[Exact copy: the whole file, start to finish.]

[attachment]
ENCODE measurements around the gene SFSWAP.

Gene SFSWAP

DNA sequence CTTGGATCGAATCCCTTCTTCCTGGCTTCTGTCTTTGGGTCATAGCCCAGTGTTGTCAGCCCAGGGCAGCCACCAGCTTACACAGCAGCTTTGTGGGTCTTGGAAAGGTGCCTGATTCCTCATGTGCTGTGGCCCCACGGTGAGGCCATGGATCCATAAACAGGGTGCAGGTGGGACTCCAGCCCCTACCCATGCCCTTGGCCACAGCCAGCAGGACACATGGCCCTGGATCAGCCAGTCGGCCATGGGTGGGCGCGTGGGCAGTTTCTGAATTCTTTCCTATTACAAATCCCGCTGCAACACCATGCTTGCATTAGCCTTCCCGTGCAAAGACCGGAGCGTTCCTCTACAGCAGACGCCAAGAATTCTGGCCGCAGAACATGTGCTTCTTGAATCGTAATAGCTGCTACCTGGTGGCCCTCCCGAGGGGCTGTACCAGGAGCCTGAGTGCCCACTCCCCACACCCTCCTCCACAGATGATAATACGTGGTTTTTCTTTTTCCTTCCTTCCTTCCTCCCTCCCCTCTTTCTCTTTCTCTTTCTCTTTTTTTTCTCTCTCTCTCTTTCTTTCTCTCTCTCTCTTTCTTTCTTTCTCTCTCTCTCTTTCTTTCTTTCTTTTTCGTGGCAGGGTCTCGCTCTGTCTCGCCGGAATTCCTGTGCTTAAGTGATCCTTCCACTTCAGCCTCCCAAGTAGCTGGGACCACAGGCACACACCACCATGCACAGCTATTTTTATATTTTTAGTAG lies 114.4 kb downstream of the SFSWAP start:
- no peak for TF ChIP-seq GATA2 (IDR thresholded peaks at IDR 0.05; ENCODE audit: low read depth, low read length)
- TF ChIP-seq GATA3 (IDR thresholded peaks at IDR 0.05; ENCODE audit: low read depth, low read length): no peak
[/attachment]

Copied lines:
ENCODE measurements around the gene SFSWAP.

Gene SFSWAP

DNA sequence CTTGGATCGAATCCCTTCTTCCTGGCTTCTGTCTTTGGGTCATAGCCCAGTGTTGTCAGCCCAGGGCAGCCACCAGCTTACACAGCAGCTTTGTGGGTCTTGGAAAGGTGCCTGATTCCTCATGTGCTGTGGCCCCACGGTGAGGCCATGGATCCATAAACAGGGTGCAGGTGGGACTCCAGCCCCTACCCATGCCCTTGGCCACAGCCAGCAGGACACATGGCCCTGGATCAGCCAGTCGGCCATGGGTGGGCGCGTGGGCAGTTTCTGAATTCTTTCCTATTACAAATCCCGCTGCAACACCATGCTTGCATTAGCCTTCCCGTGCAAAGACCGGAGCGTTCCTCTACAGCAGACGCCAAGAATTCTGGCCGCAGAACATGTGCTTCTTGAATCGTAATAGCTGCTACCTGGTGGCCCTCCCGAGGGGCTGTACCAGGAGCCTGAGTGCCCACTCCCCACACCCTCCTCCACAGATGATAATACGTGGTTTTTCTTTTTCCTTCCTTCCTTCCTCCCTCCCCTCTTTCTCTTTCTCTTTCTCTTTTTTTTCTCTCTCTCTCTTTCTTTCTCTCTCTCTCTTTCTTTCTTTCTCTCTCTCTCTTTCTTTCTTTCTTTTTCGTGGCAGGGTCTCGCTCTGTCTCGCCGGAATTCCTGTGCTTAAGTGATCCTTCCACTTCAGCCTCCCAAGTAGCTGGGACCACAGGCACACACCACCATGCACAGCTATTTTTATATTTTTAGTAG lies 114.4 kb downstream of the SFSWAP start:
- no peak for TF ChIP-seq GATA2 (IDR thresholded peaks at IDR 0.05; ENCODE audit: low read depth, low read length)
- TF ChIP-seq GATA3 (IDR thresholded peaks at IDR 0.05; ENCODE audit: low read depth, low read length): no peak